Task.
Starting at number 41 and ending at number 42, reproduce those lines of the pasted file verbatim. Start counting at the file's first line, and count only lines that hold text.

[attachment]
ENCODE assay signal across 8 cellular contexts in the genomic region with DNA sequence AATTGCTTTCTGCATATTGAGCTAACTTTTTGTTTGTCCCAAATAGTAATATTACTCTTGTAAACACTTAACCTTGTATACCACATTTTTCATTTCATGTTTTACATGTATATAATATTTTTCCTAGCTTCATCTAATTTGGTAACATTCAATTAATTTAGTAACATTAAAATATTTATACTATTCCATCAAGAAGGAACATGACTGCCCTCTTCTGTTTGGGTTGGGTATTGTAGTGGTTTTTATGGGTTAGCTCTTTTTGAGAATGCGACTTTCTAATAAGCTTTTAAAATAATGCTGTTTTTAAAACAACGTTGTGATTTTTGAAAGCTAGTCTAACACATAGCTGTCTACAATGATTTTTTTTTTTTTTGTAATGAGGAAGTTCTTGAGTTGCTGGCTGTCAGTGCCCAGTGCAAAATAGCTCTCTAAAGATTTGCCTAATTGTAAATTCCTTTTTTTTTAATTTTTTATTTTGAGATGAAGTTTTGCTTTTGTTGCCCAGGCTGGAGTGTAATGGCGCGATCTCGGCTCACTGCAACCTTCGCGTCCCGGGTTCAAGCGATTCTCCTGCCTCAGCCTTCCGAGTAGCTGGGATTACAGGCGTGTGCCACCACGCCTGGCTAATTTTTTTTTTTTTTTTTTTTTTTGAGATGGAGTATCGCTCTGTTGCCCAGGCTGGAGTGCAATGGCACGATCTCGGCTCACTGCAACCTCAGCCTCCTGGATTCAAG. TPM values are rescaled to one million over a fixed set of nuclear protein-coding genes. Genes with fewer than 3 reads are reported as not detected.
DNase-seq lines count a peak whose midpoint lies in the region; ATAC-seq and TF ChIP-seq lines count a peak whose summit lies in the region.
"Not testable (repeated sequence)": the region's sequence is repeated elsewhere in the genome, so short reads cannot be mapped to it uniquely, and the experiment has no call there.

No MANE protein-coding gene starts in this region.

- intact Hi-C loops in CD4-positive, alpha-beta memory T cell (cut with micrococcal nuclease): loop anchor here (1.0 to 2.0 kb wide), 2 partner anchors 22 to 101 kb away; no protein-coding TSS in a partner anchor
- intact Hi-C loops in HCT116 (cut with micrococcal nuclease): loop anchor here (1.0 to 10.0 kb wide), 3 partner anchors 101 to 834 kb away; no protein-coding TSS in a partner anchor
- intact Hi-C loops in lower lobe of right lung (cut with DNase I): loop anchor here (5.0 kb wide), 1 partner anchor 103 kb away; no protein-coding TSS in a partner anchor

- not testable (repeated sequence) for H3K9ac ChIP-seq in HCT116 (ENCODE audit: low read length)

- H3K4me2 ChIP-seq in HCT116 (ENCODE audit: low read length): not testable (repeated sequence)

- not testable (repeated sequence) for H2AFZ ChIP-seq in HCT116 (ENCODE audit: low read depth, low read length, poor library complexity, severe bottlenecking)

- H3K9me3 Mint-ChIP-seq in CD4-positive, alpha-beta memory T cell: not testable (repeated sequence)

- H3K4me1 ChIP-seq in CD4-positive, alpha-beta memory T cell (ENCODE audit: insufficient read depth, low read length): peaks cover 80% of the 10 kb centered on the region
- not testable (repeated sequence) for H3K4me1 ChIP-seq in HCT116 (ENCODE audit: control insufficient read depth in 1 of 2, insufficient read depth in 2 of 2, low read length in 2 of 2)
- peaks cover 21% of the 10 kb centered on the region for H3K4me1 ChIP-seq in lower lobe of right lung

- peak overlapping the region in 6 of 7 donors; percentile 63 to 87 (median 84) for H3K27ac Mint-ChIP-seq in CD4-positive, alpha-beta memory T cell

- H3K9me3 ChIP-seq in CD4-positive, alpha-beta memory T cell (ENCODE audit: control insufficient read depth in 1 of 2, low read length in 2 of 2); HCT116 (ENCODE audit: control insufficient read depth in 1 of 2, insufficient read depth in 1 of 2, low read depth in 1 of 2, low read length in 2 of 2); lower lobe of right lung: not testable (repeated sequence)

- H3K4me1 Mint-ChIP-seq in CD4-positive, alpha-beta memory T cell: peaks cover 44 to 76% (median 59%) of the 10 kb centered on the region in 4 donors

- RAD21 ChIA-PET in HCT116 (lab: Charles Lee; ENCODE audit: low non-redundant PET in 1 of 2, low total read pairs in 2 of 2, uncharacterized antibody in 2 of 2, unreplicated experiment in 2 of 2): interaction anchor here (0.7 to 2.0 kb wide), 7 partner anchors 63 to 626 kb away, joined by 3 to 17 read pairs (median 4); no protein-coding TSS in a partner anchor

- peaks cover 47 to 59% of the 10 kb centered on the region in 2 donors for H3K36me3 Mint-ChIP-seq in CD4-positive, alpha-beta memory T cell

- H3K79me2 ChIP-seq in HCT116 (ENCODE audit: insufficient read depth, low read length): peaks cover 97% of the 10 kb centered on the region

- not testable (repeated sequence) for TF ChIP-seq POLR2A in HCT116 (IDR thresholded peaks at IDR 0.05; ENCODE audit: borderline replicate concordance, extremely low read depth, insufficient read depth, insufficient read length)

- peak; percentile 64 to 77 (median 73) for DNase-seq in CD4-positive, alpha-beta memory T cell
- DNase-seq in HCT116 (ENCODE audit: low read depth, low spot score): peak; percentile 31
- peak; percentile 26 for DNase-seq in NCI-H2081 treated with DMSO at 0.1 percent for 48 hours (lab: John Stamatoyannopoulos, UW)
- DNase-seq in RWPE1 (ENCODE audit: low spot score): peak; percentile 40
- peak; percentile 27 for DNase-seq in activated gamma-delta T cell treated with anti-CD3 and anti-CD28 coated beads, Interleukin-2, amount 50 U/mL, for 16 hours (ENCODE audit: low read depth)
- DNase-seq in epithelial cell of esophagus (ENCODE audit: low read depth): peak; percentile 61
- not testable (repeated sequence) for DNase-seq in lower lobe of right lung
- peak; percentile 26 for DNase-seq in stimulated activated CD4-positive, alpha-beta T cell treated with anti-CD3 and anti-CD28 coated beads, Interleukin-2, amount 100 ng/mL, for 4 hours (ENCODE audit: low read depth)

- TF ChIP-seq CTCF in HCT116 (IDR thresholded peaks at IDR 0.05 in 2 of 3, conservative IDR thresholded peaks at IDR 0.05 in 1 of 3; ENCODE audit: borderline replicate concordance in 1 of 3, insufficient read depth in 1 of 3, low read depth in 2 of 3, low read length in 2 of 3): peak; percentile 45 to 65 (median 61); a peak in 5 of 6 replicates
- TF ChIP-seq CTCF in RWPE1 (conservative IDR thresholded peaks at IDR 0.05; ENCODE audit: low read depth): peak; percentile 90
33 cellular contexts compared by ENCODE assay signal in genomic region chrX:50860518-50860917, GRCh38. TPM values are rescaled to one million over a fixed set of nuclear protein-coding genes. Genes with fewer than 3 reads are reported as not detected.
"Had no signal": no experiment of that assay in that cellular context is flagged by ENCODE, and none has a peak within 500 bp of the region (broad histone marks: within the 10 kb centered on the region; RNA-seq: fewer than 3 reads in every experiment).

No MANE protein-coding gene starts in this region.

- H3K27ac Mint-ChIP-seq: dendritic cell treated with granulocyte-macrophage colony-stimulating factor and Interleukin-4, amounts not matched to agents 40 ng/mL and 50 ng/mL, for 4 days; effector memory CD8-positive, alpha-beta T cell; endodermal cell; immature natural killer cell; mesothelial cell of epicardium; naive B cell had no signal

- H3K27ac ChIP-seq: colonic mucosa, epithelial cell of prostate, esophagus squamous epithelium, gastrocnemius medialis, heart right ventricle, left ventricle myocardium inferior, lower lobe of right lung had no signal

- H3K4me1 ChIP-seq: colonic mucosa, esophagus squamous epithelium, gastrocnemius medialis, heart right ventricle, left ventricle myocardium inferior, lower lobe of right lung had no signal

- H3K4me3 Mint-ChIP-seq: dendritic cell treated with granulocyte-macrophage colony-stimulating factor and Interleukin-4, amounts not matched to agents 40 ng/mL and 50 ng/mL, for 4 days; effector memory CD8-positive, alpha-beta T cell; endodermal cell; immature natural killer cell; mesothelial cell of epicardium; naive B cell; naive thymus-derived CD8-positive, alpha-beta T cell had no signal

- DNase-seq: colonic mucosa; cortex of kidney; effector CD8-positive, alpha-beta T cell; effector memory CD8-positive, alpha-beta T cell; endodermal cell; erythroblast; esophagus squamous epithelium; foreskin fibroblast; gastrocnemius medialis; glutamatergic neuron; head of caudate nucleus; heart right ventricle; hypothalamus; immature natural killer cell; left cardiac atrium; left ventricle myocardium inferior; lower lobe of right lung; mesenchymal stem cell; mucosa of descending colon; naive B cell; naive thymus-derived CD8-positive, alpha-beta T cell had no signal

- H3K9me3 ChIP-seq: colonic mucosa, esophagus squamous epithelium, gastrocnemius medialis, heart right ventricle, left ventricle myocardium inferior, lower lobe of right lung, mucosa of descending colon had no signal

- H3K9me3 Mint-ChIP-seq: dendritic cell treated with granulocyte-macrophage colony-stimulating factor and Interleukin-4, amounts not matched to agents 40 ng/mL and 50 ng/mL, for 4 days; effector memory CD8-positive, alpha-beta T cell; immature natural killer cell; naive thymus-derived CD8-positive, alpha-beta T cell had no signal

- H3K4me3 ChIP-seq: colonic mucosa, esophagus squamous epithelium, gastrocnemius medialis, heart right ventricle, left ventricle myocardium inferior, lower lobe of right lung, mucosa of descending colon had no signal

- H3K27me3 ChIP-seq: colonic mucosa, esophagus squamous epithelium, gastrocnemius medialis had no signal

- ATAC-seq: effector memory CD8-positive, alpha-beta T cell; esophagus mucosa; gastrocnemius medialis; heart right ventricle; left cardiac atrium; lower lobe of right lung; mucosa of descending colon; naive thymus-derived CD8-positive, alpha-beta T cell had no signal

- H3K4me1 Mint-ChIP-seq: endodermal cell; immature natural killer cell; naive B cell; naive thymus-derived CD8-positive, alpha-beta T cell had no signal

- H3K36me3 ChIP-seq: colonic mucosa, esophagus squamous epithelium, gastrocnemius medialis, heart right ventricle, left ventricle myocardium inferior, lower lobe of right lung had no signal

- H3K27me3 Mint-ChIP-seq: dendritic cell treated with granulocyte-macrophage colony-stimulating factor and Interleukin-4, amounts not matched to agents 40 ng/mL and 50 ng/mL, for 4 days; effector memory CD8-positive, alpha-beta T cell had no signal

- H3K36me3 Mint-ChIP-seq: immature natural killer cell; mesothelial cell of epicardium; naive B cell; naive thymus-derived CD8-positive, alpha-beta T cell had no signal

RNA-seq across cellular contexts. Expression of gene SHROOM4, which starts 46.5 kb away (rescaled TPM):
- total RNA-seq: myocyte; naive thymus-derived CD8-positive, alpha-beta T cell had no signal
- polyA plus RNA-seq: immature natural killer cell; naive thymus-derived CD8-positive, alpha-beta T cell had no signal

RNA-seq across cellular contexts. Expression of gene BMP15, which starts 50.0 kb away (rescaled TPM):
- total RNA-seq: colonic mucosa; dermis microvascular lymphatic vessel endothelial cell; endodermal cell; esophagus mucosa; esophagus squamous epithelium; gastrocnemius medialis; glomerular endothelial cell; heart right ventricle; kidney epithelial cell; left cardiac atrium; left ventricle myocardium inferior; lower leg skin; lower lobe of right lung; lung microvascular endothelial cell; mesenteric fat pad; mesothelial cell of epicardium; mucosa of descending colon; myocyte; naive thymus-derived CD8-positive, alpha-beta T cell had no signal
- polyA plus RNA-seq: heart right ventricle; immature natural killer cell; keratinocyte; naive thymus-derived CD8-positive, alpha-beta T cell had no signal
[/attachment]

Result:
- H3K9me3 Mint-ChIP-seq: dendritic cell treated with granulocyte-macrophage colony-stimulating factor and Interleukin-4, amounts not matched to agents 40 ng/mL and 50 ng/mL, for 4 days; effector memory CD8-positive, alpha-beta T cell; immature natural killer cell; naive thymus-derived CD8-positive, alpha-beta T cell had no signal

- H3K4me3 ChIP-seq: colonic mucosa, esophagus squamous epithelium, gastrocnemius medialis, heart right ventricle, left ventricle myocardium inferior, lower lobe of right lung, mucosa of descending colon had no signal